17 June, 2009

Emotional Roller-Coaster

Just a short blog today. My family and I have been on vacation for the past week. We've been to Gettysburg, New York City, Philadelphia and we are wrapping up the whirlwind tour yesterday and today in Washington D.C.. It has been an interesting trip. As we've visited these places, I've laughed, cried, rejoiced and gotten mad. My heart just ached as I saw the unbelieveable amounts of homeless sleeping in the streets and subways. I could not hold back the tears when I witnessed a woman take an entire meal and throw it in the trash because her daughter changed her mind about what she wanted, so she went and got her another meal. As soon as she walked away from that trash can, a man reached down into it trying to retrieve the burger and fries that had spilled out into the trash. My emotions just went out of control and I found myself wishing I was wealthy so that I could help these people. Last night as we walked back from the Washington Monument, we passed dozens of homeless people making their place to sleep on the sidewalk, within eye sight of the White House, the Capitol Building and our nations monuments. I'm thinking, "Something is wrong with this picture!" I wept as I saw a mother covering her small children as they lay down on the concrete sidewalk across the street from a 5 Star Hotel. It was just gut wrenching. Living in Galesburg, I have encounters with homeless folk, but not on this level. I could go on and on about all the homeless, there just are not enough words to express what I am feeling.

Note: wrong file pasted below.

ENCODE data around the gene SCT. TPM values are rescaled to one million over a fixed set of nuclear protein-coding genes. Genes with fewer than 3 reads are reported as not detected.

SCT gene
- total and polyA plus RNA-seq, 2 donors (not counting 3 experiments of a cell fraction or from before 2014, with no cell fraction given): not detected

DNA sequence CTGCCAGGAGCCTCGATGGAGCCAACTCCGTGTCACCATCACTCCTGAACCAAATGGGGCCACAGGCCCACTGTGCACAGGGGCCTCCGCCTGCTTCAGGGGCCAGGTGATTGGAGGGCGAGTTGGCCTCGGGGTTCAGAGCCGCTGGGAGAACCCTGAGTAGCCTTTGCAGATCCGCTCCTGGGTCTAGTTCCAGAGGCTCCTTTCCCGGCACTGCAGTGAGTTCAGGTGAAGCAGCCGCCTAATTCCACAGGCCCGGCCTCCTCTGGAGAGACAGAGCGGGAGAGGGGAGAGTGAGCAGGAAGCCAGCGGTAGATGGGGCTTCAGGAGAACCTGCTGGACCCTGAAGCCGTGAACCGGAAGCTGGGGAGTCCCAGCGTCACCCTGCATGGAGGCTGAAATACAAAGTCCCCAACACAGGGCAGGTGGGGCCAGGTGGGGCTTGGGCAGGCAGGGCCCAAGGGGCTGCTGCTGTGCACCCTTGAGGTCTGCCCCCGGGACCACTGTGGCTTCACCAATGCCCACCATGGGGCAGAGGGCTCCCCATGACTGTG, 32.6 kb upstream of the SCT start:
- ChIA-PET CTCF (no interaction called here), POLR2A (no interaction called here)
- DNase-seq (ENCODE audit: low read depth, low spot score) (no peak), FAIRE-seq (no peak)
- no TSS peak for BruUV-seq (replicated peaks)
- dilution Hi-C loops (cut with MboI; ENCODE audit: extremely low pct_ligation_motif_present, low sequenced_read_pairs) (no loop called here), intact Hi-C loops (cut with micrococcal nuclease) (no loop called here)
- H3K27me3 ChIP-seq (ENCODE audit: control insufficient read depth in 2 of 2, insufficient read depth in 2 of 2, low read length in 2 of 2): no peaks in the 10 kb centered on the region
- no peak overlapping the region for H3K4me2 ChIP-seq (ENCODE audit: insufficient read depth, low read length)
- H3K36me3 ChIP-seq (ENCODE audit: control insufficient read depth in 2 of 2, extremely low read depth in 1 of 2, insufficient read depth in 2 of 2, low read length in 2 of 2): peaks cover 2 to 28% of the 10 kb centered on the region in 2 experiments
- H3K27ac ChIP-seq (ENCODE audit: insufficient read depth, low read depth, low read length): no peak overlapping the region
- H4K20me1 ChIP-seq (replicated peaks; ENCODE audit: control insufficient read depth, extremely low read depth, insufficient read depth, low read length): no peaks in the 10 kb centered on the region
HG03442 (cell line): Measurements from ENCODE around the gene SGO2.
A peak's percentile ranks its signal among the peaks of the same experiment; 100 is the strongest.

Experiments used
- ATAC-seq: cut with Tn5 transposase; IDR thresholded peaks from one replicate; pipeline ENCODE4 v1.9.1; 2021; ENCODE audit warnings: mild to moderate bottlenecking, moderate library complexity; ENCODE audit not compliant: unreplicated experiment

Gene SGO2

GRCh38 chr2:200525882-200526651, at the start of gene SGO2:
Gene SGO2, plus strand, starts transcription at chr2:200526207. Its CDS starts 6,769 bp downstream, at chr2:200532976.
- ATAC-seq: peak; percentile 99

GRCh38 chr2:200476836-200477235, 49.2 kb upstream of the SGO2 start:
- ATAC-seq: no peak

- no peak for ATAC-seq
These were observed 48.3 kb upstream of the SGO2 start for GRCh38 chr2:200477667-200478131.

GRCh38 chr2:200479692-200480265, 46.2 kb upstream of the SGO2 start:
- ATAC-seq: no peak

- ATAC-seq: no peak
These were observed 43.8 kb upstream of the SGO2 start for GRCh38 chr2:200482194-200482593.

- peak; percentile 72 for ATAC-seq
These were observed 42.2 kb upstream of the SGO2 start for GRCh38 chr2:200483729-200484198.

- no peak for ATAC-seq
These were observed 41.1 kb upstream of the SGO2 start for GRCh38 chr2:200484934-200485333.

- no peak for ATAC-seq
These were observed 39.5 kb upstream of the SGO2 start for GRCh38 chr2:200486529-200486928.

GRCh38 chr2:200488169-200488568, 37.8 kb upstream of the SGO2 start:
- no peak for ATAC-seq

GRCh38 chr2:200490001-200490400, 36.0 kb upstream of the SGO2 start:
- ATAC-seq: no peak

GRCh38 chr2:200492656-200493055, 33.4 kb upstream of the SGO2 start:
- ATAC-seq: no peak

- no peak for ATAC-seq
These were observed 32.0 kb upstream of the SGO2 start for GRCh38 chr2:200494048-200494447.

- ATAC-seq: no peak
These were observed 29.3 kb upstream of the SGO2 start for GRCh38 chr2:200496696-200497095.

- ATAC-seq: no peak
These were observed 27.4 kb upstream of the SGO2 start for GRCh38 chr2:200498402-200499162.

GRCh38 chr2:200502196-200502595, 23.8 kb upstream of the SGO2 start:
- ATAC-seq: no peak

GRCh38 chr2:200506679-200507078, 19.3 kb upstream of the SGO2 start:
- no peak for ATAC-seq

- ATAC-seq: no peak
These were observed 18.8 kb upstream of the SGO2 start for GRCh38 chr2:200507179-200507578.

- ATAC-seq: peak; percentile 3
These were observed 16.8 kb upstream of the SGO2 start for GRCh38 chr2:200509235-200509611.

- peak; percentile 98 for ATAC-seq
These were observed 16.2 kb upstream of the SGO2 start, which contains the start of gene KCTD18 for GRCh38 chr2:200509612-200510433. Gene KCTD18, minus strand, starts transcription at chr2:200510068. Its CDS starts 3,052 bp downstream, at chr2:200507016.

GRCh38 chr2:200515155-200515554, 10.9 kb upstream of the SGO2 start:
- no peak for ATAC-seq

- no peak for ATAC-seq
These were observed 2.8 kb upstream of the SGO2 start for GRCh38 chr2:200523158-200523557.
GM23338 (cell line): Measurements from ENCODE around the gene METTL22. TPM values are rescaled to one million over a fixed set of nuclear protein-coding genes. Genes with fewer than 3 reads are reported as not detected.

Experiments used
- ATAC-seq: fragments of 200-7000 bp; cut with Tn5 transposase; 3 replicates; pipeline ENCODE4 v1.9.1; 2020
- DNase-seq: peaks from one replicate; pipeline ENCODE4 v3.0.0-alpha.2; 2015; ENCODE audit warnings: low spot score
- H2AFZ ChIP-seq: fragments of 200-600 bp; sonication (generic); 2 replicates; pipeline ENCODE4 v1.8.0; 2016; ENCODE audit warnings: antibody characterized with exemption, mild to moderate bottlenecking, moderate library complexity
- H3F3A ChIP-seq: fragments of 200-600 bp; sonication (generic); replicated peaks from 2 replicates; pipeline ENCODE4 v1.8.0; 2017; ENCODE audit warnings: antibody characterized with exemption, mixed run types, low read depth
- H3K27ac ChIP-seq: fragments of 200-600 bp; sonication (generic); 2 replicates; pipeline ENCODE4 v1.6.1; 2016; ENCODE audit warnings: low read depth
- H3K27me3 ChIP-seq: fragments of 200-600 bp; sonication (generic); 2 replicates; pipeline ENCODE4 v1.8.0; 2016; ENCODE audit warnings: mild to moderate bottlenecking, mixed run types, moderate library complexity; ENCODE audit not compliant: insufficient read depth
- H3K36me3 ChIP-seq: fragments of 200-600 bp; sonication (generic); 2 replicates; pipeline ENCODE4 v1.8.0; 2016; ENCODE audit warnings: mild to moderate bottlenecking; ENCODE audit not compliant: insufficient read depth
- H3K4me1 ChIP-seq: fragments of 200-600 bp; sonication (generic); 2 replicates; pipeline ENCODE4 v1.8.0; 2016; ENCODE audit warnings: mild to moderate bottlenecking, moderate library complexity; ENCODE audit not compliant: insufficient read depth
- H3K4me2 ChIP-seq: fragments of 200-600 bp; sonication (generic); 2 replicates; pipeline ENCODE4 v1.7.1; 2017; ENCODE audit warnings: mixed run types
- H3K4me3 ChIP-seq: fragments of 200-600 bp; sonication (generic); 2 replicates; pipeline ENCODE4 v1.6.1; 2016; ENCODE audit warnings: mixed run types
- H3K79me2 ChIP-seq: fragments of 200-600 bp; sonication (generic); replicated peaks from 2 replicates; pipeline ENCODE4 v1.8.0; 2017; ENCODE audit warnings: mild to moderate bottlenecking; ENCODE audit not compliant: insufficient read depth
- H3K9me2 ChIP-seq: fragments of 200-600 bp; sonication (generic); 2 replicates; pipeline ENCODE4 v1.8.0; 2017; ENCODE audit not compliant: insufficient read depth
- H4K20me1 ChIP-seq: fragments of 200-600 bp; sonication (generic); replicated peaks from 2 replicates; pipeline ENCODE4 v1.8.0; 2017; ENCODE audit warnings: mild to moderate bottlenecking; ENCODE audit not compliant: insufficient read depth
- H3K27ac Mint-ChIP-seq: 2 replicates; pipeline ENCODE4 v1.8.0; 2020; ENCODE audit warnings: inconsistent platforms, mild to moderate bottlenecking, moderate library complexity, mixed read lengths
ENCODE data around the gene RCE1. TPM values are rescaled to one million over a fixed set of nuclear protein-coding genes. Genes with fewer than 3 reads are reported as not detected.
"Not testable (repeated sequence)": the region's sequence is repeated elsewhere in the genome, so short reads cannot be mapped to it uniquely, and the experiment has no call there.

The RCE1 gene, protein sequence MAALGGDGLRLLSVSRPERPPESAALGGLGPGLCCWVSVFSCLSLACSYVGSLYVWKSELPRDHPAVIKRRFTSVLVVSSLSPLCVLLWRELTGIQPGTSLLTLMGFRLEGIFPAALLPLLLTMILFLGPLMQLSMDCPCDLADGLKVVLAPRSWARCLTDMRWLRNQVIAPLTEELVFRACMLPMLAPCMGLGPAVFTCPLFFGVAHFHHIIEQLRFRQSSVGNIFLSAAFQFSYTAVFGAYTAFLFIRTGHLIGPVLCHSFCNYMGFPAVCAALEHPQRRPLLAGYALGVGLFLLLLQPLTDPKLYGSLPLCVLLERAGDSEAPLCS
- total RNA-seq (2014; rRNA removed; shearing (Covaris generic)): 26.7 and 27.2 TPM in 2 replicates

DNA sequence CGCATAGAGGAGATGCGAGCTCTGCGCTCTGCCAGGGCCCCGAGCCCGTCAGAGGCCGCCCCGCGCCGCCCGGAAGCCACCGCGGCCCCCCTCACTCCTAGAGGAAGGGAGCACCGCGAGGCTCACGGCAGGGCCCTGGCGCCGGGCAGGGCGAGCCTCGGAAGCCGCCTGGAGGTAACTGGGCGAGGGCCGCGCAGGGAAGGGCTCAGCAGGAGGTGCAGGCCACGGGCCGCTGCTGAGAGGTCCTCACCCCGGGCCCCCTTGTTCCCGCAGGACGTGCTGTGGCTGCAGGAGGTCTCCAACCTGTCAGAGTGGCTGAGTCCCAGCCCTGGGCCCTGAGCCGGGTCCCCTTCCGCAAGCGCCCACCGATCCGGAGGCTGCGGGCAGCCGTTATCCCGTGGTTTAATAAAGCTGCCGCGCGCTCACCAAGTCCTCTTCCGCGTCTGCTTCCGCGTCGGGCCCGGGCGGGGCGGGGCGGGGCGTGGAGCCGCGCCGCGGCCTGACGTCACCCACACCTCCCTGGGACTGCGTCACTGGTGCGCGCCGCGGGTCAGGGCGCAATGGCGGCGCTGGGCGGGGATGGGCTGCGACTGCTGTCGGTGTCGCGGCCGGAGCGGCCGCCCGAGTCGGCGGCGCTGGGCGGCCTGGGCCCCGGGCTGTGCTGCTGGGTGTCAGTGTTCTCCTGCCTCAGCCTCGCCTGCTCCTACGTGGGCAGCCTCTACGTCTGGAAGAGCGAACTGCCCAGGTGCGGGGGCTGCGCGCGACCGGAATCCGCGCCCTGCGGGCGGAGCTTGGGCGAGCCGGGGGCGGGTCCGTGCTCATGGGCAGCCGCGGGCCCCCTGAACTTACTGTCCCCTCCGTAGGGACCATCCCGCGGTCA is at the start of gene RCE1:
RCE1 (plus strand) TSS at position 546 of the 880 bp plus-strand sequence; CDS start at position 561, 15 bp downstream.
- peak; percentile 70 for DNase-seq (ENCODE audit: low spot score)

Actually, as I sat down to write this blog, I had no intention of writing any of the above, but I wanted to talk about an experience while touring one of the American History Museums yesterday. We saw so much that was interesting, even fascinating; but as we turned one corner, there was some of the wreckage of the World Trade Center, and a display set up telling of that fateful day of 9-11. As I stood there and looked at the twisted metal, I began to feel sick to my stomach and then anger welled up in me and then I began to choke up and I had to fight back tears. Looking at these images with my wife and kids, who are now almost 19 and 16, all of the emotions I felt almost 8 years ago resurfaced. I experienced the heart break all over again as in my mind I watched my then little boys body tremble and shake as he stood before the television sobbing uncontrollably and he fell into my arms and said, "Daddy, I didn't know people could be so cruel." That day, my little boy lost his innocence. He's never been the same. Neither have I, nor any of us here in America. As we've toured the various sights and gone through the tight security at so many, I've said several times, "This is what the terrorists wanted. They've won." They have stripped us of something that will never be returned.

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